Last year I explained how, due to rebanding, the council had managed to smuggle through a 13% increase in the amount of tax collected under the guise of a 5% rise in the band D rate (see Brass Tax).
This year the disparity between the two figures is not so dramatic - 3.85% and 5.9%, respectively - but it doesn't need to be because the money from last year is, as it were, already in the bank.
The fact is that, as a result of one-third of households being uplifted by one or more bands, the council's tax base has risen by 9.5% over the two years.
Which means that the council would collect an extra 9.5% in revenue even if the band D rate of tax remained unchanged.
However, because of a combination of the increase in the tax base and the increase in the band D rate the amount of tax taken from the people of Pembrokeshire has gone up from £24.66 million to £29.45 million a rise of almost £5 million.
In percentage terms, that represents an increase of 19% compared to a rate of inflation over the same two-year period of less than 5% - hardly the shining beacon of financial prudence that the council's spin-doctors would seek to portray.
All geared up
Yesterday I attended a seminar on the county council's budget during which the Director of Finance gave an very clear explanation of "gearing" as it applies to council tax.
In this context, gearing occurs because the bulk of the council's revenue (83%) comes from central government, while only 17% is raised locally by way of the council tax.
That means that a small decrease in the money from the central pot results in a large increase in council tax - in the above example a 1% shortfall in central funding leads to roughly a 5% increase in the council tax.
Indeed, as I've pointed out many times in the past, while the financial efficiency of a local authority has a significant bearing on the the level of council tax, by far the most important driver is the amount of money handed over by the the government.
Of course, gearing works both ways and a relatively small increase in central funding leads to a relatively large reduction in the council tax burden.
For the financial year 2006-2007 the Welsh Assembly has provided Pembrokeshire County Council with a 5.8% increase compared to a Welsh average of 5.1%.
I calculate that this 0.7 difference amounts to about £1million.
Had the council received only the Welsh average, that £1 million would have had to be raised from local taxpayers putting about £20 on the band D rate, or, put another way, it would have almost doubled the increase in the band D rate to 7%.
Naturally, our local leadership are keen to pass off modest rises in council tax as a function of their own genius rather than the generosity of central government.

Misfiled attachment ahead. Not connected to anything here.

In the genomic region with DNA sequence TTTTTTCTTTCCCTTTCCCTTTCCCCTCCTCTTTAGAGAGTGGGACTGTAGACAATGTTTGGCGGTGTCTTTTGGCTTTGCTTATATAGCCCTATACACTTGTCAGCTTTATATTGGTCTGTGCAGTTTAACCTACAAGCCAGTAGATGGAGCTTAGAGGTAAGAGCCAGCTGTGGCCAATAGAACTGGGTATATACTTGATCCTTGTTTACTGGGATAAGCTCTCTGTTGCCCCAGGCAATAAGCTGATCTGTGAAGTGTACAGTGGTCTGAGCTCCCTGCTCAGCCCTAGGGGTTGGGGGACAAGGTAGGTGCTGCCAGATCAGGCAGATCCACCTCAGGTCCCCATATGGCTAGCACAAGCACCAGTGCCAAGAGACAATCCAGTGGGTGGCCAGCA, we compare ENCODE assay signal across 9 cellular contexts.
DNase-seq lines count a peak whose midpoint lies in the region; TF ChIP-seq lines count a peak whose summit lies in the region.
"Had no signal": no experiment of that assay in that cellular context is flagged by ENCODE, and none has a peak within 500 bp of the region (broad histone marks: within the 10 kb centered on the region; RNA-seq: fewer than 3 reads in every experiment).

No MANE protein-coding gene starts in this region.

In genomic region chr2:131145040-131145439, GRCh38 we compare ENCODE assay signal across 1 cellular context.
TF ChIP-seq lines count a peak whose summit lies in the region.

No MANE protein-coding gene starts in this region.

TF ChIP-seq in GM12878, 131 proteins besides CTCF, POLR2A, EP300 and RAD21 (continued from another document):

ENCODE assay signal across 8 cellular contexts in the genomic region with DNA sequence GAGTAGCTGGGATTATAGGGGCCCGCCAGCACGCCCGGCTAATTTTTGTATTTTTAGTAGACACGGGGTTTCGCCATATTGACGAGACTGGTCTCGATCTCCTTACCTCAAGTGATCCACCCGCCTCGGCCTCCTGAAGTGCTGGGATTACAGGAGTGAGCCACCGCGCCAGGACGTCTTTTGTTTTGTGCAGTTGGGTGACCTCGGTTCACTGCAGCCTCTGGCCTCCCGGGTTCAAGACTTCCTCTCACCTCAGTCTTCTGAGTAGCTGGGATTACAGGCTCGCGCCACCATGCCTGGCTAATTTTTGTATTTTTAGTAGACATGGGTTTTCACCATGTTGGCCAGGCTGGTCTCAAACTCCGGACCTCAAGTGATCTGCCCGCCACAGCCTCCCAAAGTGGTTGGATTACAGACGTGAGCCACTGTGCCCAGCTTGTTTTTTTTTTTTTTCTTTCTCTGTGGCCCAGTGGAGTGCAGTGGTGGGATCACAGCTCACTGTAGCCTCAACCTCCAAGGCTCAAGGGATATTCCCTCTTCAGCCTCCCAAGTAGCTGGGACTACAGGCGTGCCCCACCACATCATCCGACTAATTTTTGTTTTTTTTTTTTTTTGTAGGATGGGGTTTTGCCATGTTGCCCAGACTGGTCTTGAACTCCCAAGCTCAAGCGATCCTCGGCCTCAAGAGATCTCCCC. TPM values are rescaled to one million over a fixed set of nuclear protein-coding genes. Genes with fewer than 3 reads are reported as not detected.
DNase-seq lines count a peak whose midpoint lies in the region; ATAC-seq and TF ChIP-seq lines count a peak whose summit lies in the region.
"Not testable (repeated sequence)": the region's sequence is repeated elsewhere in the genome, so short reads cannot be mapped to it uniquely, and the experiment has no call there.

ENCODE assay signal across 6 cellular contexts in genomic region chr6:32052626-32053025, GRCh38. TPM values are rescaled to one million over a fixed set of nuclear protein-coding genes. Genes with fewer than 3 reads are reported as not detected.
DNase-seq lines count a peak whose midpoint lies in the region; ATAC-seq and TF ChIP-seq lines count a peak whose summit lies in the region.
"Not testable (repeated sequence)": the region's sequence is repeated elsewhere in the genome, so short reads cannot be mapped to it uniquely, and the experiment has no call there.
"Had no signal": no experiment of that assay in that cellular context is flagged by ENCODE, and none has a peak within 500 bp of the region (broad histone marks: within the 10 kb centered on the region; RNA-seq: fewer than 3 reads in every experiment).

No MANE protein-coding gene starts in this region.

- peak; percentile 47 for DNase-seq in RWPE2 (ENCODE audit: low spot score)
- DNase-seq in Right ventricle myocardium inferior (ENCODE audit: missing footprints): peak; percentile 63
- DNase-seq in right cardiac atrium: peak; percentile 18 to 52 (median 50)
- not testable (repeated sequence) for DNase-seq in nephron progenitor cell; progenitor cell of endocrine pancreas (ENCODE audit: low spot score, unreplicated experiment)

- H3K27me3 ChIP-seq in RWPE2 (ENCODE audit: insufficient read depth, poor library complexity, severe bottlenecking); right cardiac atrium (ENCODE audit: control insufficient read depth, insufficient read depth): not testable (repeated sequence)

However, over the coming years, as Mr Brown turns off the public spending taps in order to balance the books, and council tax has to rise to compensate, I fancy we will be hearing quite a lot more about this relationship between government grant and council tax.
Old Grumpy has received a report on what has been achieved by the expenditure of large sums of Objective 1 money.
What it proves is that there is no end to the inventiveness of the social entrepreneur with his/her hand in the taxpayers' pocket.
One scheme I particularly liked was: "Complete Control Music" which is "a community based vocational training initiative, which will improve the employability of musicians, by providing practical training in recording, releasing music, live performance and associated skills, including marketing and entrepreneurship."
Just think what the Beatles might have achieved if they'd had that sort of help when they first started out.
Over the past couple of weeks I have written about Ombudsman's report on the strange case of the planning consent at 37/38 Prospect Place Pembroke Dock (see Think of a number).
Yesterday, I decided to have a look at the file to see if it might offer any clues as to what had really gone on.
Unfortunately, it seems the said file can't be found; it has just disappeared into thin air.
Curiouser and curiouser!!
I was also interested in another development in Pembroke Dock: the new four-star hotel near the dockyard.
A few weeks ago I read in the Western Telegraph that the developer was soon to start work with the intention that building would be complete in time for the high season.
Now, high season and Pembroke Dock are not phrases that I would normally associate with each other, but it occurred to me that this new hotel might offer me a non-flying alternative the next time I come under pressure from Old Grumpette to take her for a holiday overseas.
Imagine my disappointment to find that, with the high season only six-months away, the development still hasn't got planning permission.
I have now collected all the information I have on Enfield